(Emphasis supplied) Now let us apply the aforesaid principles to the facts of the present case and find out what reasonable inference could be drawn by a prudent man? Proved facts areaccused were armed with knives; they entered the house of the complainant dead at night; may be to take revenge of quarrel which had taken place at day time or because they are rich and head strong persons; on a refusal to submit and satisfy their sexual lust, accused including the appellant despite resistance by the girl lifted her and brought her in Osara. At that stage when deceased was crying and resisting, her father PW4 Mani Ram and her mother Nageshari PW5 got up and started raising shouts.

Tahir, one of the accused gave knife blow to the deceased and two others gave knife blows to PW4 and PW5. From these facts, only reasonable inference which could be drawn is that common intention of the accused was to ravish the young girl of poor harijan and in case of resistance to commit murder by inflicting knife blows. Their adventure in criminality cannot be watered down or nullified by contending that injuries caused by them have not resulted in death of PW4 and PW5. In this view of the matter, the High Court materially erred in altering the sentence of the accused from the offence punishable under section 302/34 I.P.C. to section 324 I.P.C. by observing that assault by knife to Mani Ram and Nagesari were individuals act of Jhinkoo (appellant) and Deep Chand and the act of Tahir in inflicting the knife injury on the chest of the deceased appears to be his individual act and, therefore, appellant-Jhinkoo cannot be convicted for the offence punishable under section 302 read with 34 I.P.C. Hence, the impugned order passed by the High Court cannot be sustained.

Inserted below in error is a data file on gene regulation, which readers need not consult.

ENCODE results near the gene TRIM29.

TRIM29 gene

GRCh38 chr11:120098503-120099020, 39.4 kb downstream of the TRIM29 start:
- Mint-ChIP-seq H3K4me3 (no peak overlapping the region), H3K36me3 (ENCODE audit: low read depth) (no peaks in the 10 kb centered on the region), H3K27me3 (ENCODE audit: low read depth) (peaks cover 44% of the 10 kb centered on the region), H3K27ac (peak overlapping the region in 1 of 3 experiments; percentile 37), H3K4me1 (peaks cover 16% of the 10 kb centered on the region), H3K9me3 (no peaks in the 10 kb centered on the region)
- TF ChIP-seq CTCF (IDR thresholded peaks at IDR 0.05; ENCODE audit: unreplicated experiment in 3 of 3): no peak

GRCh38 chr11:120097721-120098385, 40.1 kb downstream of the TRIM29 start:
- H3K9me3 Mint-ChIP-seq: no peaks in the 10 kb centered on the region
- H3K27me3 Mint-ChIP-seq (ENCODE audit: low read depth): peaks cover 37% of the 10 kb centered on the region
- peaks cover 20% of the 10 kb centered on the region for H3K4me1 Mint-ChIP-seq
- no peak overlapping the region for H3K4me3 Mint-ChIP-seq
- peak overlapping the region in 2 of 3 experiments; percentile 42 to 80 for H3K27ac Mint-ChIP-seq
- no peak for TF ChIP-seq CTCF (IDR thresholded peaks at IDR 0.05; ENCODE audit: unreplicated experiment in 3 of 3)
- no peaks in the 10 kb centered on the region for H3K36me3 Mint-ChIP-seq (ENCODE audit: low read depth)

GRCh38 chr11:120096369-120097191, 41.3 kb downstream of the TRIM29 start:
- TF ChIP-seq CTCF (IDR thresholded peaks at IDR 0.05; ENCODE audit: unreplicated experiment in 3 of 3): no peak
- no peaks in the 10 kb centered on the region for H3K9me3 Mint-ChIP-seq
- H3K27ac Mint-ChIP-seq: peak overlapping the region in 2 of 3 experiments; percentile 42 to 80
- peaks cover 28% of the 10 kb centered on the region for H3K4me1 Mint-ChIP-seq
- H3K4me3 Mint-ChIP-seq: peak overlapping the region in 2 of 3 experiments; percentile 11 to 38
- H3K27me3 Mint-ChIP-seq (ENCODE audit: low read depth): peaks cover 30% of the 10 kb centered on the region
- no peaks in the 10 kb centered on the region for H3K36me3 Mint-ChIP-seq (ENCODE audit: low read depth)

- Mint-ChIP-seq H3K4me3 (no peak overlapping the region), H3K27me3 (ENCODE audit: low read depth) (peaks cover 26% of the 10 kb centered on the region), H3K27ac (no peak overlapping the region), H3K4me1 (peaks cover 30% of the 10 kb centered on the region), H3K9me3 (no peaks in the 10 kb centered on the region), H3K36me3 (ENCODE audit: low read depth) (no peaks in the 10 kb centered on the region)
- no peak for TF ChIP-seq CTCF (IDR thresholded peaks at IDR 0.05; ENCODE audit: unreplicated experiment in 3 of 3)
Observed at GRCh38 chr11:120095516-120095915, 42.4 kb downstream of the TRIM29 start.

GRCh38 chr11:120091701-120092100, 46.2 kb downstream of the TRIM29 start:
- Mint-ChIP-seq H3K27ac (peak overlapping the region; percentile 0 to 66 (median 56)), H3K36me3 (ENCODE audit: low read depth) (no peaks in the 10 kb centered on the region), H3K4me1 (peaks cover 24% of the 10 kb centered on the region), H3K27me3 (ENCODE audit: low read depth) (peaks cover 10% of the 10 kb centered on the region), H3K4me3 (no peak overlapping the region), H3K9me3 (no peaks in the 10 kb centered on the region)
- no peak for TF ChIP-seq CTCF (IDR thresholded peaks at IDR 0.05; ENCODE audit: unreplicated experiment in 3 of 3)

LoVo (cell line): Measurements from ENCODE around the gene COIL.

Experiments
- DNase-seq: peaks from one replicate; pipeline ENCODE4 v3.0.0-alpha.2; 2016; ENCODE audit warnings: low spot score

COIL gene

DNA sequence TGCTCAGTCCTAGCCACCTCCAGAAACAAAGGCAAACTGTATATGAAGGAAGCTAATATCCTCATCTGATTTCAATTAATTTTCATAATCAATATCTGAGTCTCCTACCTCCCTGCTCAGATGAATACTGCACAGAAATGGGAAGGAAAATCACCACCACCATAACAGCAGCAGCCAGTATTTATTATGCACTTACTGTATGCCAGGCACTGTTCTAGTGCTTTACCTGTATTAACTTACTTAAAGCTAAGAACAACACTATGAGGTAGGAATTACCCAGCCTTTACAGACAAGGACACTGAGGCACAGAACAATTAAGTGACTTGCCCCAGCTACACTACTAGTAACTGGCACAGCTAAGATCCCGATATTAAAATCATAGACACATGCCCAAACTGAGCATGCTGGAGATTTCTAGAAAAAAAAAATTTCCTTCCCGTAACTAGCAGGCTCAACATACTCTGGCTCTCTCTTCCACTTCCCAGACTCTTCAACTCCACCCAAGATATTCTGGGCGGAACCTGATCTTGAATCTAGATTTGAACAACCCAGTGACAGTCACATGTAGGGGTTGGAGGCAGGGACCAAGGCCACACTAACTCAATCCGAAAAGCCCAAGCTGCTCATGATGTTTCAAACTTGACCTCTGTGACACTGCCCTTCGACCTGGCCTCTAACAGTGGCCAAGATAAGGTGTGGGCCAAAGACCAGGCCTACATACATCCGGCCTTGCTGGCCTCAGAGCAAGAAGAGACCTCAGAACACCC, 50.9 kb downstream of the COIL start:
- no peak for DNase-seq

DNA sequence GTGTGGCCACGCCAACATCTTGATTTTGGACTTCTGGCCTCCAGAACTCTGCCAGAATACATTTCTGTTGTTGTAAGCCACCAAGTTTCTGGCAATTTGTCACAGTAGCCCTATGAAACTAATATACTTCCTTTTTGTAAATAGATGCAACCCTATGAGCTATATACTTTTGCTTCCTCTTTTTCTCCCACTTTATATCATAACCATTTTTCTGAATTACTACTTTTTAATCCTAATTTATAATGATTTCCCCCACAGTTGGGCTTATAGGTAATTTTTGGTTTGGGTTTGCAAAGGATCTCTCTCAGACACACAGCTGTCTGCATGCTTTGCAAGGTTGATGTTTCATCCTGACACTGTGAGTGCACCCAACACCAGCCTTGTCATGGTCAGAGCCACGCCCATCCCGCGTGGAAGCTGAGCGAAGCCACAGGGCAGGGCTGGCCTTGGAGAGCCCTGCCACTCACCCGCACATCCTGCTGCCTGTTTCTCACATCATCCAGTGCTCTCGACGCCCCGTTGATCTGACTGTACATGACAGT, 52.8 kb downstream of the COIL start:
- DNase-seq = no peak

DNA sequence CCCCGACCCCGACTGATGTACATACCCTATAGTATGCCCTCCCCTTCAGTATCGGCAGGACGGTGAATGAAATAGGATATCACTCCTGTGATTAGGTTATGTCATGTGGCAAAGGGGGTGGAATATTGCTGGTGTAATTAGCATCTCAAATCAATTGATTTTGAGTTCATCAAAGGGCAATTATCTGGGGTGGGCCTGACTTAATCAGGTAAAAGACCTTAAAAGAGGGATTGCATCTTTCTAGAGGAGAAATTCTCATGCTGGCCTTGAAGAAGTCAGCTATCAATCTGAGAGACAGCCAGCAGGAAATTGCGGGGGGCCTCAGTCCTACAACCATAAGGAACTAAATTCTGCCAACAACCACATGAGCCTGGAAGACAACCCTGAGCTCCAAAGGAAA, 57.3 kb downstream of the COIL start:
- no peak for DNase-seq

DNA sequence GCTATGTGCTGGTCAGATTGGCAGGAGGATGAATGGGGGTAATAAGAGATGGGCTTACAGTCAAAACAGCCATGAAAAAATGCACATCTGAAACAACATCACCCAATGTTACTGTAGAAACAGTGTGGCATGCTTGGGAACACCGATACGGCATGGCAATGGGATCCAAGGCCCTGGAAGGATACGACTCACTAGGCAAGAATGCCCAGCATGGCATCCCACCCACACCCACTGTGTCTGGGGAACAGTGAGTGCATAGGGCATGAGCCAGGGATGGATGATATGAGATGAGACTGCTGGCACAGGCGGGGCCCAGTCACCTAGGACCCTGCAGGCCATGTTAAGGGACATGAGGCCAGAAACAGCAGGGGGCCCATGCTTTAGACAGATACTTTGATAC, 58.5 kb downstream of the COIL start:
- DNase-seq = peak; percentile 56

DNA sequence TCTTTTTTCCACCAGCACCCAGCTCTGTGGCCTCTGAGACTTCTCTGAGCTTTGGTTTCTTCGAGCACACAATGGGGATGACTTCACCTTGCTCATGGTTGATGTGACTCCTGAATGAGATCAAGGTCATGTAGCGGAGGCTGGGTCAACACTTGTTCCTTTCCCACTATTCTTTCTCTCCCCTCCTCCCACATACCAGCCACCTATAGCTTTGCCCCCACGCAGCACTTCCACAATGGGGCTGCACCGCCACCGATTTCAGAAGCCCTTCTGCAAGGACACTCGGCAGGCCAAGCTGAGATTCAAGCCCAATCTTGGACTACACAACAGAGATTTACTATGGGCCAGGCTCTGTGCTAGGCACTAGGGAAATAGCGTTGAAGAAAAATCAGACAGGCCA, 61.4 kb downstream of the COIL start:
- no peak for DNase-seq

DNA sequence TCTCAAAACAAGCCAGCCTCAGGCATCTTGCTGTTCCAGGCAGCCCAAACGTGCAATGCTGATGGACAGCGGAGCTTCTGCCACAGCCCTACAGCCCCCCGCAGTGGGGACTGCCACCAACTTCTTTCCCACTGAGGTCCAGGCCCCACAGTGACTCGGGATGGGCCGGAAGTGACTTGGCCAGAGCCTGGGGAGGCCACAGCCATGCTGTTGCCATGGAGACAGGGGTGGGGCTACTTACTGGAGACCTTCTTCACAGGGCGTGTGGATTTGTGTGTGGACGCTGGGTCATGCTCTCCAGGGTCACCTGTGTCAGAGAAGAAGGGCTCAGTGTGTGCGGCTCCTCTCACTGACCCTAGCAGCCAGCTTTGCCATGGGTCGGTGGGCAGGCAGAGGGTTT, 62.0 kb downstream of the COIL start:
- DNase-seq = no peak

In the result, the appeal filed by the State is allowed, the impugned order passed by the High Court is quashed and set-aside and the order passed by the Additional Sessions Judge, Azamgarh convicting the respondent for the offence punishable under Section 302 read with 34 IPC and Section 307 read with 34 IPC is restored.

Respondent-Jhinkoo Nai be taken into custody for undergoing the remaining part of his sentence.

So far as the appeal filed by Jhinkoo is concerned which is delayed by 454 days, even if we condone the delay, the same would not survive because of his conviction under Section 302 IPC as stated hereinbefore. Hence, the delay is condoned and the special leave petition is dismissed.

Ordered accordingly.


(M.B. SHAH) ....J.